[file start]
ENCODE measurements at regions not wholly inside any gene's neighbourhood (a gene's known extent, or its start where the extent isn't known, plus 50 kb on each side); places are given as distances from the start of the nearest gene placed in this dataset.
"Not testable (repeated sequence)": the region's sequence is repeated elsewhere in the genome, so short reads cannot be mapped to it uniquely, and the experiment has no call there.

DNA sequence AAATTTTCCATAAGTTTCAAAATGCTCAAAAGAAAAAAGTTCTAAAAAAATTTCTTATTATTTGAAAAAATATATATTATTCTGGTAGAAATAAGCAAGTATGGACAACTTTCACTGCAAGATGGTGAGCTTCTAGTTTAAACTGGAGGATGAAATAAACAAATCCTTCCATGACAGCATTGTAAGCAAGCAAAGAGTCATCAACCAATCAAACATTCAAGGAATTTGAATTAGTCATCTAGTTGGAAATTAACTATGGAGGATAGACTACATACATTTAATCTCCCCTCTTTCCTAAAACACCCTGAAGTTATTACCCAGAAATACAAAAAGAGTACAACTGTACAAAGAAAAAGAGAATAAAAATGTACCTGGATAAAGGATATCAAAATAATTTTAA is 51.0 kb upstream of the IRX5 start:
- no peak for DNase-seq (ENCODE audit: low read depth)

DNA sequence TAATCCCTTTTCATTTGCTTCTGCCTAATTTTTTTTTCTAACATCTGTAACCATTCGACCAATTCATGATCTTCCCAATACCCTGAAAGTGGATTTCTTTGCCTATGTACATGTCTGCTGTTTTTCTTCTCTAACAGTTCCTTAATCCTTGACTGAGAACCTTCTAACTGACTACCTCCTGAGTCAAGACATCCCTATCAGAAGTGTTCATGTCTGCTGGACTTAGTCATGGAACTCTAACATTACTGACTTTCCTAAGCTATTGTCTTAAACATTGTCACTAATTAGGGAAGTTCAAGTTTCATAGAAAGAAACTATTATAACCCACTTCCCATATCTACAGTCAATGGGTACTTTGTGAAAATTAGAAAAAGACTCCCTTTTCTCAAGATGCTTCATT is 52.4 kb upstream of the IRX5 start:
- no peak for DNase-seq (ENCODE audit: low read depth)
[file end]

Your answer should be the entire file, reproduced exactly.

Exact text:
ENCODE measurements at regions not wholly inside any gene's neighbourhood (a gene's known extent, or its start where the extent isn't known, plus 50 kb on each side); places are given as distances from the start of the nearest gene placed in this dataset.
"Not testable (repeated sequence)": the region's sequence is repeated elsewhere in the genome, so short reads cannot be mapped to it uniquely, and the experiment has no call there.

DNA sequence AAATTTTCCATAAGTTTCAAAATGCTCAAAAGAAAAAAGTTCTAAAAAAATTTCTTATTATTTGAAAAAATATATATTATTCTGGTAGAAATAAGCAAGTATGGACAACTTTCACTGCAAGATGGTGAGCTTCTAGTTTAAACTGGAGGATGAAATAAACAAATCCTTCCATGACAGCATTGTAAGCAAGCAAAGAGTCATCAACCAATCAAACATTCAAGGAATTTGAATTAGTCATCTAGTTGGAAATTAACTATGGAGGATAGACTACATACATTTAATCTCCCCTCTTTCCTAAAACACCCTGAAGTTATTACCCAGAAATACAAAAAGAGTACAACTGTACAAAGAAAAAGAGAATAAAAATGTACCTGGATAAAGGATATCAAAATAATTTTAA is 51.0 kb upstream of the IRX5 start:
- no peak for DNase-seq (ENCODE audit: low read depth)

DNA sequence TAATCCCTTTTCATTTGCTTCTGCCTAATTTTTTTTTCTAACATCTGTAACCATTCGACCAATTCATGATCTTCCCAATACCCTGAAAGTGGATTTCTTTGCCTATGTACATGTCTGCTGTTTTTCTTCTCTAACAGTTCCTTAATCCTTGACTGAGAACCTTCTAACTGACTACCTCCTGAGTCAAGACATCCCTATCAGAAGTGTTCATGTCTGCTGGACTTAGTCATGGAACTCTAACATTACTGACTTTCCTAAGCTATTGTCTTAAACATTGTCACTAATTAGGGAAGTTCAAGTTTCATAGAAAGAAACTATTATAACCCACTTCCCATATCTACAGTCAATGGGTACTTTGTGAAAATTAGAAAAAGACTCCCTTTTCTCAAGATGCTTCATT is 52.4 kb upstream of the IRX5 start:
- no peak for DNase-seq (ENCODE audit: low read depth)